Jonathan Dawson is a sustainability educator based at the Findhorn Foundation in Scotland. He is seeking to weave some of the wisdom accrued in 20 years of working in Africa into more sustainable and joyful ways of living here in Europe. Jonathan is also a gardener and a story-teller and is President of the Global Ecovillage Network.
Getty
Show Hide image

Theresa May’s stage-managed election campaign keeps the public at bay

Jeremy Corbyn’s approach may be chaotic, but at least it’s more authentic.

The worst part about running an election campaign for a politician? Having to meet the general public. Those ordinary folk can be a tricky lot, with their lack of regard for being on-message, and their pesky real-life concerns.

But it looks like Theresa May has decided to avoid this inconvenience altogether during this snap general election campaign, as it turns out her visit to Leeds last night was so stage-managed that she barely had to face the public.

Accusations have been whizzing around online that at a campaign event at the Shine building in Leeds, the Prime Minister spoke to a room full of guests invited by the party, rather than local people or people who work in the building’s office space.

The Telegraph’s Chris Hope tweeted a picture of the room in which May was addressing her audience yesterday evening a little before 7pm. He pointed out that, being in Leeds, she was in “Labour territory”:

But a few locals who spied this picture online claimed that the audience did not look like who you’d expect to see congregated at Shine – a grade II-listed Victorian school that has been renovated into a community project housing office space and meeting rooms.

“Ask why she didn’t meet any of the people at the business who work in that beautiful building. Everyone there was an invite-only Tory,” tweeted Rik Kendell, a Leeds-based developer and designer who says he works in the Shine building. “She didn’t arrive until we’d all left for the day. Everyone in the building past 6pm was invite-only . . . They seemed to seek out the most clinical corner for their PR photos. Such a beautiful building to work in.”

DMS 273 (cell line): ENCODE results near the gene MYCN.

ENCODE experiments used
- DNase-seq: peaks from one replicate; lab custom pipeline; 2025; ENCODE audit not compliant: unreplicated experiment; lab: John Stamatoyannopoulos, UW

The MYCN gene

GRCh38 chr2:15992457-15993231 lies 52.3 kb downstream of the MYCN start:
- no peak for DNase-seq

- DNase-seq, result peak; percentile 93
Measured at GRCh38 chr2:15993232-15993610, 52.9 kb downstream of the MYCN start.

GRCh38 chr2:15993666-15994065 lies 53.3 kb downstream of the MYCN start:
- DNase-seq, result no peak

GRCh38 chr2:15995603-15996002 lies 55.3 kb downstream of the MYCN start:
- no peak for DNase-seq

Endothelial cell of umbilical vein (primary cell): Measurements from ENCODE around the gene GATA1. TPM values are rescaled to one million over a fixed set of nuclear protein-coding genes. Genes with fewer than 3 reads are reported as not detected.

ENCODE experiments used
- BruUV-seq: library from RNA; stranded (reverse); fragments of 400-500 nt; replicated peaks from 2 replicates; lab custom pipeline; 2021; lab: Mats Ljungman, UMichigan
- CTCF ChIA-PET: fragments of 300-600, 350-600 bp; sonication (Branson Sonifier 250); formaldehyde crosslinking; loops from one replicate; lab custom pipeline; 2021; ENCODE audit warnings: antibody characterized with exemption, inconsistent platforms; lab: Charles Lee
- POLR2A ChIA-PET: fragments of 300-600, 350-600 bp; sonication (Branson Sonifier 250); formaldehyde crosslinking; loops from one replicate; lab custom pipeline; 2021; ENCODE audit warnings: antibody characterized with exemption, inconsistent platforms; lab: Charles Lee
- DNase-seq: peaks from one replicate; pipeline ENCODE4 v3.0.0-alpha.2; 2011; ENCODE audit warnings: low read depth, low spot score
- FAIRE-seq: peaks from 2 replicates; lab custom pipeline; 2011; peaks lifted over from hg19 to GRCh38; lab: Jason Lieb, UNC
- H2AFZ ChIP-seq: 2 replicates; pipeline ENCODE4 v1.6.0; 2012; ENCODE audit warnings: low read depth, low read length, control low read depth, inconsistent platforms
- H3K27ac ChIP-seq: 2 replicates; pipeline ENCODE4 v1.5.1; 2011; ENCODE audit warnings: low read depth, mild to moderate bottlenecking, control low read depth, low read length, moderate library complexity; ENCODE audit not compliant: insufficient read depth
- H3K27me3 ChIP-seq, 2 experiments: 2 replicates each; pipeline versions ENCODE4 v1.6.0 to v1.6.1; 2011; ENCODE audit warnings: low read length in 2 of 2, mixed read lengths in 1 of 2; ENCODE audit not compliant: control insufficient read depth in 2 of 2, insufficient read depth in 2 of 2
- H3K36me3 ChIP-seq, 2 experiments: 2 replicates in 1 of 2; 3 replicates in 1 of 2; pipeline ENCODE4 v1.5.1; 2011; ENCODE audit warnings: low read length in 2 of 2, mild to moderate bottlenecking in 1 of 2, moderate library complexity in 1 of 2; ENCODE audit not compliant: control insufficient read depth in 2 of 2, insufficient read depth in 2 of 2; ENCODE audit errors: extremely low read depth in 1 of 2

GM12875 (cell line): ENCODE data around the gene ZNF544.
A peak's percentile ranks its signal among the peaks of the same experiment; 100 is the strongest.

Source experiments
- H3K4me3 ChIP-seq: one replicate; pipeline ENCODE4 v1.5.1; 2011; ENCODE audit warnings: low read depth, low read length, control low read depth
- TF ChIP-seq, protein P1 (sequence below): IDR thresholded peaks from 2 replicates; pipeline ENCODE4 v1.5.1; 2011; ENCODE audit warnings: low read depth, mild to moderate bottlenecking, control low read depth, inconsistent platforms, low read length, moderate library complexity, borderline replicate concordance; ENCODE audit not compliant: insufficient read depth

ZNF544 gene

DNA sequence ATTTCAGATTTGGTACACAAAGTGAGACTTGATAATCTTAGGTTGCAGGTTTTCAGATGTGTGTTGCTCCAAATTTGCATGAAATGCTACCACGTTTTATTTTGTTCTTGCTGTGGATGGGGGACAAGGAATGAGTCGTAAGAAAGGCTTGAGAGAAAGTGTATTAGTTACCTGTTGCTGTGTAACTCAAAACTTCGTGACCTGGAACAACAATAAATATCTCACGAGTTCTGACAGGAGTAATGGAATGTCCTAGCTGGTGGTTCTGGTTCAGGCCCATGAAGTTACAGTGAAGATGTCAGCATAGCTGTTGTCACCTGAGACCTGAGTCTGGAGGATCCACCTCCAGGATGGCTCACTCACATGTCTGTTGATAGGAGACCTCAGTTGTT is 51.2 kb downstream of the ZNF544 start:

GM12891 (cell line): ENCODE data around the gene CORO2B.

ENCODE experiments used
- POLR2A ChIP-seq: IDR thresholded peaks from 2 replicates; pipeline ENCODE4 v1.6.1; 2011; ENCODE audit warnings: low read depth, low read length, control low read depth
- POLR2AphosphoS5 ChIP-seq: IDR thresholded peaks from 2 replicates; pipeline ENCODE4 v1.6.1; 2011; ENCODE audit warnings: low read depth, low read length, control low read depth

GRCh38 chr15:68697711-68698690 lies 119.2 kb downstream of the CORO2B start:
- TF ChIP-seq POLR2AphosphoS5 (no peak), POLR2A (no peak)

Other tweeters also found the snapshot jarring:

Shine’s founders have pointed out that they didn’t host or invite Theresa May – rather the party hired out the space for a private event: “All visitors pay for meeting space in Shine and we do not seek out, bid for, or otherwise host any political parties,” wrote managing director Dawn O'Keefe. The guestlist was not down to Shine, but to the Tory party.

The audience consisted of journalists and around 150 Tory activists, according to the Guardian. This was instead of employees from the 16 offices housed in the building. I have asked the Conservative Party for clarification of who was in the audience and whether it was invite-only and am awaiting its response.

Jeremy Corbyn accused May of “hiding from the public”, and local Labour MP Richard Burgon commented that, “like a medieval monarch, she simply briefly relocated her travelling court of admirers to town and then moved on without so much as a nod to the people she considers to be her lowly subjects”.

But it doesn’t look like the Tories’ painstaking stage-management is a fool-proof plan. Having uniform audiences of the party faithful on the campaign trail seems to be confusing the Prime Minister somewhat. During a visit to a (rather sparsely populated) factory in Clay Cross, Derbyshire, yesterday, she appeared to forget where exactly on the campaign trail she was:

The management of Corbyn’s campaign has also resulted in gaffes – but for opposite reasons. A slightly more chaotic approach has led to him facing the wrong way, with his back to the cameras.

Corbyn’s blunder is born out of his instinct to address the crowd rather than the cameras – May’s problem is the other way round. Both, however, seem far more comfortable talking to the party faithful, even if they are venturing out of safe seat territory.

Anoosh Chakelian is senior writer at the New Statesman.

0800 7318496